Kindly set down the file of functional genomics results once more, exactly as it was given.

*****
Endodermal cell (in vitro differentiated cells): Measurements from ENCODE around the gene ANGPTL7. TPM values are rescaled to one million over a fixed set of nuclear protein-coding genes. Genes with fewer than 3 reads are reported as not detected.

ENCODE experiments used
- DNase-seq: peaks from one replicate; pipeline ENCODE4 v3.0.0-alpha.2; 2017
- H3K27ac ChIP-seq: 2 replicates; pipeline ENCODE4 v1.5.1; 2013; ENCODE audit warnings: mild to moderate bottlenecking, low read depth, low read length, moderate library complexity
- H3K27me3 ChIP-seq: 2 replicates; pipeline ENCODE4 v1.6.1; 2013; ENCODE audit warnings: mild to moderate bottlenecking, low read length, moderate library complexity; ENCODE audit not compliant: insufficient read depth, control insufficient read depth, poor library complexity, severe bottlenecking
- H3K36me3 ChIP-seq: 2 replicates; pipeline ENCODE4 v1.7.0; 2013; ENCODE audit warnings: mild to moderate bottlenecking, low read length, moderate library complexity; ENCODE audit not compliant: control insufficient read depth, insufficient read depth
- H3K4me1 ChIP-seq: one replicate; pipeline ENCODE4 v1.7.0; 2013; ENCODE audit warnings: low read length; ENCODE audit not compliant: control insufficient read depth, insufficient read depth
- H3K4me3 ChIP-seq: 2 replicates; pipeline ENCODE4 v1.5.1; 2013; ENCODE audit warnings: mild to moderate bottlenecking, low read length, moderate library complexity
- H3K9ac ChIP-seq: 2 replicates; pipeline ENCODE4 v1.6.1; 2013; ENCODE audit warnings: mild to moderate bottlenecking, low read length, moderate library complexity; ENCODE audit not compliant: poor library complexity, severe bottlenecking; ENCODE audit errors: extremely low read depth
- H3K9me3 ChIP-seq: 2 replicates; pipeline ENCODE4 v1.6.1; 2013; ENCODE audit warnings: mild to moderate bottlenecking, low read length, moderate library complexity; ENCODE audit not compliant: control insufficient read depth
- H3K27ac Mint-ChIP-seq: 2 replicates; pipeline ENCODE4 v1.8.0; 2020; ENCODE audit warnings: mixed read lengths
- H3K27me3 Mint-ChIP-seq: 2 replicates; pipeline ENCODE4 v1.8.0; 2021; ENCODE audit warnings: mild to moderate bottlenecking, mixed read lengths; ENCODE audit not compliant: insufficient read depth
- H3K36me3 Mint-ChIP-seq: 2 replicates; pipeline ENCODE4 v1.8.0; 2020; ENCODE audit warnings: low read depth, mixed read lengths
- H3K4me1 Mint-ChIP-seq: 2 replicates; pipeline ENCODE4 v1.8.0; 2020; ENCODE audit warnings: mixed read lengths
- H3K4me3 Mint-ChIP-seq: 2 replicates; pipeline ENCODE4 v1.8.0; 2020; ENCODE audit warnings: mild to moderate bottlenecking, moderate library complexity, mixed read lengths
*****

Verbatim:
Endodermal cell (in vitro differentiated cells): Measurements from ENCODE around the gene ANGPTL7. TPM values are rescaled to one million over a fixed set of nuclear protein-coding genes. Genes with fewer than 3 reads are reported as not detected.

ENCODE experiments used
- DNase-seq: peaks from one replicate; pipeline ENCODE4 v3.0.0-alpha.2; 2017
- H3K27ac ChIP-seq: 2 replicates; pipeline ENCODE4 v1.5.1; 2013; ENCODE audit warnings: mild to moderate bottlenecking, low read depth, low read length, moderate library complexity
- H3K27me3 ChIP-seq: 2 replicates; pipeline ENCODE4 v1.6.1; 2013; ENCODE audit warnings: mild to moderate bottlenecking, low read length, moderate library complexity; ENCODE audit not compliant: insufficient read depth, control insufficient read depth, poor library complexity, severe bottlenecking
- H3K36me3 ChIP-seq: 2 replicates; pipeline ENCODE4 v1.7.0; 2013; ENCODE audit warnings: mild to moderate bottlenecking, low read length, moderate library complexity; ENCODE audit not compliant: control insufficient read depth, insufficient read depth
- H3K4me1 ChIP-seq: one replicate; pipeline ENCODE4 v1.7.0; 2013; ENCODE audit warnings: low read length; ENCODE audit not compliant: control insufficient read depth, insufficient read depth
- H3K4me3 ChIP-seq: 2 replicates; pipeline ENCODE4 v1.5.1; 2013; ENCODE audit warnings: mild to moderate bottlenecking, low read length, moderate library complexity
- H3K9ac ChIP-seq: 2 replicates; pipeline ENCODE4 v1.6.1; 2013; ENCODE audit warnings: mild to moderate bottlenecking, low read length, moderate library complexity; ENCODE audit not compliant: poor library complexity, severe bottlenecking; ENCODE audit errors: extremely low read depth
- H3K9me3 ChIP-seq: 2 replicates; pipeline ENCODE4 v1.6.1; 2013; ENCODE audit warnings: mild to moderate bottlenecking, low read length, moderate library complexity; ENCODE audit not compliant: control insufficient read depth
- H3K27ac Mint-ChIP-seq: 2 replicates; pipeline ENCODE4 v1.8.0; 2020; ENCODE audit warnings: mixed read lengths
- H3K27me3 Mint-ChIP-seq: 2 replicates; pipeline ENCODE4 v1.8.0; 2021; ENCODE audit warnings: mild to moderate bottlenecking, mixed read lengths; ENCODE audit not compliant: insufficient read depth
- H3K36me3 Mint-ChIP-seq: 2 replicates; pipeline ENCODE4 v1.8.0; 2020; ENCODE audit warnings: low read depth, mixed read lengths
- H3K4me1 Mint-ChIP-seq: 2 replicates; pipeline ENCODE4 v1.8.0; 2020; ENCODE audit warnings: mixed read lengths
- H3K4me3 Mint-ChIP-seq: 2 replicates; pipeline ENCODE4 v1.8.0; 2020; ENCODE audit warnings: mild to moderate bottlenecking, moderate library complexity, mixed read lengths